Hear Otti on creating jobs by getting the private sector to work: “We have plans to build an industrial cluster, where our young people can fully and meaningfully engage their creativity and, in so doing, create a better life for themselves, as well as a more vibrant economy for Abia. The time has come for us to look beyond oil. The blueprint for the radical transformation of Abia is being completed. In fact, International Finance Corporations (IFCs) have already indicated their interest in taking up the Industrial Cluster project to the tune of One Hundred Million Dollars! This money is not made available to everyone, but only to experts and organisations these corporations trust. At the risk of sounding immodest, permit me to say that they trust my proven financial management skills, having extended the same facility to me when I headed Diamond Bank, and having seen how judiciously their funds were used then”. How else do you define ‘sagacity’ which Hart piteously claims Otti doesn’t possess?

Here, Otti outlines his blueprint for the healthcare sector as succinct as you would like: “On healthcare delivery, we envisage a not-so-distant future where Abia State will be at the centre of medical tourism in Nigeria and the West African sub-region. To this end, we plan to build real, world-class hospitals, starting with three, to be located in each senatorial zone of our state”.

Otti has also cut to the chase on the sensitive denizen factor: “I do not believe in the question of indigenes and non-indigenes. It ought not to arise at all. As far as we are concerned, any resident of Abia is an indigene, and is therefore entitled to every service my government provides, be it free education, quality healthcare or a better standard of living”. Just as it should be across Nigeria.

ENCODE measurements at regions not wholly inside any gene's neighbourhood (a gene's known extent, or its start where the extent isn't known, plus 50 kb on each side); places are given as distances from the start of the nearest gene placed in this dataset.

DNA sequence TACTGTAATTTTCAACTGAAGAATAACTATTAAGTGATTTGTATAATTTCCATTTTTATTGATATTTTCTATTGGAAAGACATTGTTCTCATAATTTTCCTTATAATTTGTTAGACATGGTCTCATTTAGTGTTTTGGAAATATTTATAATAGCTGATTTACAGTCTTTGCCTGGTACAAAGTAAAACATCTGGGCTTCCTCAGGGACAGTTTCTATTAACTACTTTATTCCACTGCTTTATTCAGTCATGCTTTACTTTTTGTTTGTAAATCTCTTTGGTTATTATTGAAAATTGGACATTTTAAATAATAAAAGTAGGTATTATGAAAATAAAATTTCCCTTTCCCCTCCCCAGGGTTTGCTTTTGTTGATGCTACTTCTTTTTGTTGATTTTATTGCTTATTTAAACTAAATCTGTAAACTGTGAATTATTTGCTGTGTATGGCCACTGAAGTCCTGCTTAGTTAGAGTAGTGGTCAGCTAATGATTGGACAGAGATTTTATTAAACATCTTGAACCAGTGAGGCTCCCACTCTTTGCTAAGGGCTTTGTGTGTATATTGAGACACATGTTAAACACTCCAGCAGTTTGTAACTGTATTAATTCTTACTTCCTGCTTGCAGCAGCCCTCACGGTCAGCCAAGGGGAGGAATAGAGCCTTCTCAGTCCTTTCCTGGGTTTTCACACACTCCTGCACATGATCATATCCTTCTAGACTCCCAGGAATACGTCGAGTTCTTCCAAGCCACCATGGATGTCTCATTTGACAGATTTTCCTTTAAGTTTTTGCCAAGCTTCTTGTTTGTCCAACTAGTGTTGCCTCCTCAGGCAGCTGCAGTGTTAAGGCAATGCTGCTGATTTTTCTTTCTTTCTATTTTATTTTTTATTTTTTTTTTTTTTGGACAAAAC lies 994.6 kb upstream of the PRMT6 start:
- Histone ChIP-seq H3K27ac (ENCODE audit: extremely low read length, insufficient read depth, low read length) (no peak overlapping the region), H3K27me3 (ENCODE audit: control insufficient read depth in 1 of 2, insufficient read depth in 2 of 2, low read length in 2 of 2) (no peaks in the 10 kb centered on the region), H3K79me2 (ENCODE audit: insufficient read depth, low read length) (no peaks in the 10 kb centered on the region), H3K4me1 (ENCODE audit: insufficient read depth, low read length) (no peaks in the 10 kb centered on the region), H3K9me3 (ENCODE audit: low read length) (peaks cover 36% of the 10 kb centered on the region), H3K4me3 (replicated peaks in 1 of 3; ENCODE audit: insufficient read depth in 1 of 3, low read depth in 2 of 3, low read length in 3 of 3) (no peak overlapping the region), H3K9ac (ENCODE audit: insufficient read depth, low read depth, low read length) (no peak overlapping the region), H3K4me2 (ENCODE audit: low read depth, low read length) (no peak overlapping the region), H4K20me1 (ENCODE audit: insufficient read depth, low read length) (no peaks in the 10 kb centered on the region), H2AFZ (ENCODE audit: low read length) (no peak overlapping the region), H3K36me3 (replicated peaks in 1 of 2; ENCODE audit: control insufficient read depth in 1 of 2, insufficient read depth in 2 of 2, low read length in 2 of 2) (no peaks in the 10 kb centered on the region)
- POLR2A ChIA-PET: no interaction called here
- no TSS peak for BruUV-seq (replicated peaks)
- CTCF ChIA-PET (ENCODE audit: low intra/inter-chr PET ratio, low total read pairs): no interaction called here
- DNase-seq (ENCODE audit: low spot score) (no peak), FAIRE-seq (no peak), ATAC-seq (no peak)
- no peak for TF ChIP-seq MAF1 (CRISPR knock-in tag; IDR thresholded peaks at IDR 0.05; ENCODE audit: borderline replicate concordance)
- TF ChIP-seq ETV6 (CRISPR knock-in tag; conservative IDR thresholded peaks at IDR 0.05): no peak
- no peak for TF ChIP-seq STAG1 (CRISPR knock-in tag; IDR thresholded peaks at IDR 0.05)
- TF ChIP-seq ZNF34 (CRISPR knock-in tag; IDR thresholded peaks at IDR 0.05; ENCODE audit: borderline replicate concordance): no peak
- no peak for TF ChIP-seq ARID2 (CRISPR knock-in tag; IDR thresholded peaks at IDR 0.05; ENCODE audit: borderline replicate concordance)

We could go on and on.

For so long, the electorate in Abia State have had to put up with political office seekers who come bearing vague promises or mouthing platitudes you could almost tell they will never keep or have never thought through. For so long, Ndi Abia have had to choose from a cast of politicians not ready to govern; but who have been foisted on the people by rent-seeking godfathers. At last, an office seeker appears on the stomp ground articulating his plans and delineating how these plans will be implemented.

That has been the difference between Otti and an Ikpeazu, for instance, whose plans for Abia State are still the subject of necromancy. “There is no electioneering promise of Governor Theodore Orji that he has not fulfilled; hence whatever anyone is saying against this is just “manufactured realities”, Hart writes, barely believing his own words. When people have to be forced to see “electioneering promises” on the ground, then there’s a problem. A huge problem.

In Abia State, prospective voters are coming to terms with the fact that they’ve been handed a raw and fake deal in the past and are ready to pitch tent with a thinker; one emblazoned with a track record of performance in the private sector. Alex Otti doesn’t only sound the part; he has looked the part on the campaign trail. Hart and his ilk may adduce all of these to media hype, which is quite unfortunate but not surprising; coming from a coterie of persons whose ‘ideas trough’ is virtually empty.
Ifeanyi Amanze writes from Umuahia.


Op-ed pieces and contributions are the opinions of the writers only and do not represent the opinions of Y!/YNaija.